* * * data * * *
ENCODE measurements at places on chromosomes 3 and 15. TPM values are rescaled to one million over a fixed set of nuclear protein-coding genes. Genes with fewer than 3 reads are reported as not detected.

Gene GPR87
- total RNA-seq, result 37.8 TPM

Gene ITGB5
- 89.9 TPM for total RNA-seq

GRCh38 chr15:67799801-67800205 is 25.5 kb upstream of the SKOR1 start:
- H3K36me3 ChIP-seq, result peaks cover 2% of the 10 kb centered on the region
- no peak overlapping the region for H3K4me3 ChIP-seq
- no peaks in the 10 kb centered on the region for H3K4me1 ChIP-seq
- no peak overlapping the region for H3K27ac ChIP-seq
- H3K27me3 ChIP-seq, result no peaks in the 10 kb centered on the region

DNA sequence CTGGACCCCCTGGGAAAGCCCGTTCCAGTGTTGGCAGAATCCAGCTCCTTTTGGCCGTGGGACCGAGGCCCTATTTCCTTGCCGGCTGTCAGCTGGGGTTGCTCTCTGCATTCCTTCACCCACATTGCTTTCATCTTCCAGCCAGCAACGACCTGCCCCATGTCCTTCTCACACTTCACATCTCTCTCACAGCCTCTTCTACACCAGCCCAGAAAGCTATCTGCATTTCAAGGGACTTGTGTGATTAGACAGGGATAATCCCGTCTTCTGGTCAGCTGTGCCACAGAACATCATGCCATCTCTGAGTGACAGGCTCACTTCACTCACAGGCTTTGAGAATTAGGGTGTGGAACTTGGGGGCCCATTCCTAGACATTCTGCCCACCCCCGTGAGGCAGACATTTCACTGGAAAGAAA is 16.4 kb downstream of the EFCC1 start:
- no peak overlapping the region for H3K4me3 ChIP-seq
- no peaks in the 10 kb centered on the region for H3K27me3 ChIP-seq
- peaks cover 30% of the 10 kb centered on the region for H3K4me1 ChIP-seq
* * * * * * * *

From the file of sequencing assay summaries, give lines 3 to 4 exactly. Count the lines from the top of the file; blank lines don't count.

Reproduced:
- total RNA-seq, result 37.8 TPM

Gene ITGB5